I have the feeling that there are many people, if they knew about open source, they would choose to go that route. But I feel that the attitude, the energy you need to get started with open source, the amount of time you have to invest and the level of frustration you have to put up with in the beginning of such a venture, puts most of them off, which is kind of too bad.
IMHO it is just what the world needs, to get away from this heirarchical way of thinking and get on the road to becoming independent as individuals. Open source is the future of the world. Heirarchy died with monarchy or if it didn't, it should have. Democracy, true democracy has never been tried, but the internet has opened up the whole world and now a model of democracy is possible, which was never before the case. So, again MO, open source is a revolution.
That's all for now...
G

posted by glogo at 8/23/2005 02:42:00 PM


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PostPosted: Sat Aug 27, 2005 9:43 pm 
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Joined: Wed Jul 27, 2005 7:16 pm
Posts: 69
Location: tamil nadu, india
Thanks Jeff,

nice of you to appreciate my musings so much that you posted it here.

I have to admit, the subject is one which continually gets me thinking.

After our lovely discussion this morning (for you, last night) on the blag IRC, I have been researching this topic a bit about the different definitions: "Free" or "Liberated" and "Open Source" Software etc. I still have not discovered what all the ruckus is about, but I am sure that someone will set me straight pretty soon.

In that context I notice that the words Open and Closed Source are in the (sub)-title of said blog. Do not know yet what I will do about that...

Just wanted you to know, I noticed it and may change it in deference to blaggers and free software "fan(atic)s".

Luv
G


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PostPosted: Fri Sep 02, 2005 4:14 pm 
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Joined: Thu Jun 02, 2005 9:19 pm
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Location: US
From what I've heard lately, it's preferred to call completely free software, free software. The OpenBSD project leader, Theo de Raadt, and FSF President Richard Stallman seem to like it better than "Open Source." I guess because so many companies interpreted that label in their own way, and "opened" the source for some of their code but didn't adhere to the GPL or BSD style license. Or they try to get developers to sign a waiver or non-disclosure type aggreement before they "open" specifications/code on hardware and software.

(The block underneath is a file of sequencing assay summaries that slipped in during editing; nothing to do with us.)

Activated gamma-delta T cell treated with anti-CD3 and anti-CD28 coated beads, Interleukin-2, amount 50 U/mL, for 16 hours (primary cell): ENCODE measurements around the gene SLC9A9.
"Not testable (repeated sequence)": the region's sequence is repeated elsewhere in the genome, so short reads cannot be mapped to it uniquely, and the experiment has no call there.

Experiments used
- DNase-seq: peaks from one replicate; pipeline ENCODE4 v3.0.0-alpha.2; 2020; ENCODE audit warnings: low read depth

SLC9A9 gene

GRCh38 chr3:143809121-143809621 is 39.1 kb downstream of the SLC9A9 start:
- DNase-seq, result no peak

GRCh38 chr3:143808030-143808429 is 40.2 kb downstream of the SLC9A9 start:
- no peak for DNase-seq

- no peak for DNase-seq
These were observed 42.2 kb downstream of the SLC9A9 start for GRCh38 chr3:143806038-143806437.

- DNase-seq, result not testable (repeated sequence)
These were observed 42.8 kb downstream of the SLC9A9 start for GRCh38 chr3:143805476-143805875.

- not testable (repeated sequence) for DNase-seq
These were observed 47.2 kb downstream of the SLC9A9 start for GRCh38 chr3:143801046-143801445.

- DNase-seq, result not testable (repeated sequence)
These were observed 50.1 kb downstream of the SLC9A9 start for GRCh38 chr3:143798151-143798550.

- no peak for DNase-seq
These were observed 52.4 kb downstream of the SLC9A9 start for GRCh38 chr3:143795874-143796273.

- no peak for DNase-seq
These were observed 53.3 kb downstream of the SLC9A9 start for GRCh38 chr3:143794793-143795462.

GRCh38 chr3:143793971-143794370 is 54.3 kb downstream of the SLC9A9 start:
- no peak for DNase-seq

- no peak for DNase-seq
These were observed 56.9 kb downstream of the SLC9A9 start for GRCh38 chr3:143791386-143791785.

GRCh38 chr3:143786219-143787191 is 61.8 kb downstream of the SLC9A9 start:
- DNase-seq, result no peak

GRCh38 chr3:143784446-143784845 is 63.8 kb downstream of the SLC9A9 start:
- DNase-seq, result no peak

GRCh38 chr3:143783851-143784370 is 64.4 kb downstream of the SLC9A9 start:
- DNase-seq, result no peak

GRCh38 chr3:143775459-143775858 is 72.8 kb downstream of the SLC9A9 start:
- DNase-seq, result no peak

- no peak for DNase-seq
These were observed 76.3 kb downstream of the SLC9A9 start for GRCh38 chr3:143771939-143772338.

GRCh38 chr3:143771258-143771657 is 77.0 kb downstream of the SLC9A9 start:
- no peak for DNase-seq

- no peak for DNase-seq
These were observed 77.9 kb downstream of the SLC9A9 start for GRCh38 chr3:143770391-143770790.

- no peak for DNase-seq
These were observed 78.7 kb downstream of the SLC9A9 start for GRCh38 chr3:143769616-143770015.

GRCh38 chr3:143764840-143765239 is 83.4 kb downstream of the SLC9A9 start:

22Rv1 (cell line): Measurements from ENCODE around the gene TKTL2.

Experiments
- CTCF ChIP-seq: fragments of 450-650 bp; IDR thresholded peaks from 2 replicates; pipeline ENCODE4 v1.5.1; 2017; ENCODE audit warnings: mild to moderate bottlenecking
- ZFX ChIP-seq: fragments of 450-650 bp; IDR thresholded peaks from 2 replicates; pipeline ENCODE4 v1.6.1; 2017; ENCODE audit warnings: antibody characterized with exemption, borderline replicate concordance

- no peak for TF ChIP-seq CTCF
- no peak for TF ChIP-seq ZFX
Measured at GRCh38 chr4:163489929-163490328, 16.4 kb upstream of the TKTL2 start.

I suppose it's harder to argue with free as in freedom, than it is to mangle the definition of open. Thank you patent and copyright laws.

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PostPosted: Mon Oct 10, 2005 8:17 am 
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Joined: Sat Aug 20, 2005 4:00 pm
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I have been using computers since the days of punch cards and cassette tapes. Until recently I was in the Microsoft quagmire and I am kicking myself I didn't get into Linux/GNU earlier. In my defence, I worked as a Telco tech for many years in a Microshaft environment (they use Novell on their servers strangely enough but I never had need to work on those).
I have been witness to (and often thwarted) exactly what was described regarding unneccesary pc upgrades. I fixed one Winblows box that had 200 virus's, 500 bit's of spyware and a registry with more entries than the London phone book. She was convinced she needed a new pc; what she needed was a better os or maybe just learn how to use her pc.
The efforts of the Open Source movement are remarkable. It demonstrates that there is another way to interact and may be the only genuine revolution in sociology of our time. It is far outside the capitalist model and is confusing and scaring to the corporate citadel because of that.
The fact that we can't see what car each other is driving or how big our houses are may be why it works. Perhaps it can't be applied to wider politics because of the pack animal nature of humanity but that is no reason we shouldn't embrace and rejoice in what we have.
It seems extremely dangerous to have the world's computers monopolised by one American company. If you were the Iranian government would you trust your Windows machines not to be under the scrutiny of the US government? There are more back doors in Winblows than front doors.
I have the utmost respect for everybody that is giving the world an alternative. Keep up the good work, I tip my hat to you.

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"Ein Volk, Ein Reich, Ein Führer" - Adolf Hitler Promo.